As employers, it’s normal to assume your workplace is safe if you’ve ticked all the boxes and regularly perform checks. But a recent study by Safe Work Australia shows we might not be managing health and safety as well as we should.
The study measured how effectively employers empower their staff in terms of workplace safety and found the vast majority think they do this pretty well; 90 percent of surveyed managers said their business takes on board the suggestions of staff regarding safety most of the time, while 88 percent indicated they actively encourage workers to participate in the decision-making process when it comes to their own safety.
While it’s great to see optimism and enthusiasm toward safety at management level, the study also revealed a worrying disconnect between employers’ claims and their actions. It found up to 25 percent of employers do not regularly empower workers to make safety a priority and do not engage in active consultation with workers. Additionally, it showed employers do not always treat employees justly when investigating accidents; an alarming 50 percent of surveyed employers admitted they do not collect information regarding incident investigations frequently.
Collecting information, consulting with workers and notifying EHS authorities of incidents are all duties required by legislation, and this study suggests a substantial number of Australian employers may be at risk.
Clearly there is a perception issue that needs to be addressed. How do we close the gap between what employers report and how well they are really empowering staff when it comes to safety?
For safety to be practised uniformly throughout an organisation, it needs to be part of the important conversations at board level. If the executive leadership team doesn’t make health and safety a priority, then managers and staff on the ground won’t either. Make sure EHS is an agenda item for every strategy, planning or budget meeting to solidify its importance.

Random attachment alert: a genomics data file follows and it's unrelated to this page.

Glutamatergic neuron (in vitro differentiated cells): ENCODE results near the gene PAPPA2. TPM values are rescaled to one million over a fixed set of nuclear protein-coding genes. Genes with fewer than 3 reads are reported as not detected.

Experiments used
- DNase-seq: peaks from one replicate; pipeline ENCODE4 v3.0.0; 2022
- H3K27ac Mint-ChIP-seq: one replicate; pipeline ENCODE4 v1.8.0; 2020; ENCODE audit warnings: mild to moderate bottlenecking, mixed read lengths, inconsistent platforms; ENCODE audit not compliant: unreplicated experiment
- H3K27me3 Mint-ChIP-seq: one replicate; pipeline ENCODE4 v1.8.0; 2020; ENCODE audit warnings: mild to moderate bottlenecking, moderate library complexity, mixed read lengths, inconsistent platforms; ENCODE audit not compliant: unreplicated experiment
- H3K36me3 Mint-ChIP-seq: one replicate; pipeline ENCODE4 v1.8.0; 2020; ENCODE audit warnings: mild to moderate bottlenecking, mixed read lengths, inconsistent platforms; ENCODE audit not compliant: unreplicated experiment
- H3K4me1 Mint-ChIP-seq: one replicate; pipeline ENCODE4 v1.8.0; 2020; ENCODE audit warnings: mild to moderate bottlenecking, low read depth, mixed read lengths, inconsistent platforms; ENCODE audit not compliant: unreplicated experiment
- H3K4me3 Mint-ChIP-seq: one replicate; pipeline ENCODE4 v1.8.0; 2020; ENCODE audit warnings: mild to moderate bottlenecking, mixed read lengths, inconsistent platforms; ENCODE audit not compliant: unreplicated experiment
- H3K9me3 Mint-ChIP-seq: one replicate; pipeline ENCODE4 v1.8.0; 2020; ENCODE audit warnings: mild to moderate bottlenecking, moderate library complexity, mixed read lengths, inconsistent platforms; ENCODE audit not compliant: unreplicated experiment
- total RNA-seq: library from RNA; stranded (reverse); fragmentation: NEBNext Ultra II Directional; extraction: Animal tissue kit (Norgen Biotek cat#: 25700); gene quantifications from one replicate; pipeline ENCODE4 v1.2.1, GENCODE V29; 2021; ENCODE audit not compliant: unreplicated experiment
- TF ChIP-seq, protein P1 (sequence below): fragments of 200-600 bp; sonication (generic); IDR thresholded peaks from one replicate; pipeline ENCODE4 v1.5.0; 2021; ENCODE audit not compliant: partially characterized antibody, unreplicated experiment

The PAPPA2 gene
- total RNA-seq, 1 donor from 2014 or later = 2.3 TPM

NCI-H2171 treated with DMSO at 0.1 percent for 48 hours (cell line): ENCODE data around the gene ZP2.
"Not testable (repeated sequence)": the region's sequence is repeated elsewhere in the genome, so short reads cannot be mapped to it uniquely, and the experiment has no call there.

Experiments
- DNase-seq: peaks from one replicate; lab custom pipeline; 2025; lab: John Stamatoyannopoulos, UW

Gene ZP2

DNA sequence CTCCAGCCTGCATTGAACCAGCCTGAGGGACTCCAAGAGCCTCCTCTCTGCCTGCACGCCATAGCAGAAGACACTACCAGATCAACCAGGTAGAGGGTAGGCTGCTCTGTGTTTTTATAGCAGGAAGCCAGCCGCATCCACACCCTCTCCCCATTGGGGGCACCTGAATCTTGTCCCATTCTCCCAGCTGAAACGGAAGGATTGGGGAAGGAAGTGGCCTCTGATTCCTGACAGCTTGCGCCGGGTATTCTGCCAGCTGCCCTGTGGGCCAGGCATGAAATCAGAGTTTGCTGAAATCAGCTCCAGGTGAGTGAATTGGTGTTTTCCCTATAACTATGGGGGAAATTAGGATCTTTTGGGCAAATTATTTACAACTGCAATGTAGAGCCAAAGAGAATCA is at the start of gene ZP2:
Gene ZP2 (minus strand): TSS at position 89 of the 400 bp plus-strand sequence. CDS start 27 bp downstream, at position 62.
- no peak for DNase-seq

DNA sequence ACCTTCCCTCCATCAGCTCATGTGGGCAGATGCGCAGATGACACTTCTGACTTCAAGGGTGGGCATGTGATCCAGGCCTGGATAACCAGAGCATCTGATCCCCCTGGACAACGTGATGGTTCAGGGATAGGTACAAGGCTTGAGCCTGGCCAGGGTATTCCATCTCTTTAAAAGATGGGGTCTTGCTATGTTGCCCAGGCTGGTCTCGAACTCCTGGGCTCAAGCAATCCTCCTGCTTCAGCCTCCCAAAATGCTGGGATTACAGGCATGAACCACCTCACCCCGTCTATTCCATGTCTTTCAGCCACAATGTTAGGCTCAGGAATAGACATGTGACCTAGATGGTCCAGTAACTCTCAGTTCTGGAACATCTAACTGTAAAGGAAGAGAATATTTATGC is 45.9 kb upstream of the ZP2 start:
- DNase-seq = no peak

Managers need access to support in order to meet health and safety compliance standards. There is an abundance of fact sheets, e-newsletters, blogs and industry information campaigns that can be used to stay up to date with legislation and best practice, most of which are free. Encourage managers sign up to these resources to keep safety top of mind in their day-to-day running of teams and departments.
Bring in specialists
External consultants can be brought in to help educate managers on how to reach, and even exceed, safety compliance. An external safety consultant will also give you an impartial perspective on whether there is a gap between your perception of safety versus actual results. It’s a small investment in time and money that could have a big impact on your business.
It is crucial for managers to keep open lines of communication with staff and actively empower them to engrain safety in their behaviour at work. Educate staff on their rights, induct every new staff member on safety policies and procedures and ensure everyone understands their own responsibilities in creating a safe workplace.
Remind everyone of what’s at stake
In 2016, there were 178 work-related deaths in Australia and 49 in New Zealand. We all have a role to play to end workplace fatalities and the only way to achieve this is to shine a light on our shortcomings and actively work to improve them. Empower your people to think safety, act safely and get home from work every day.
Tim Dowling is the general manager commercial operations, Australia at Vault Intelligence.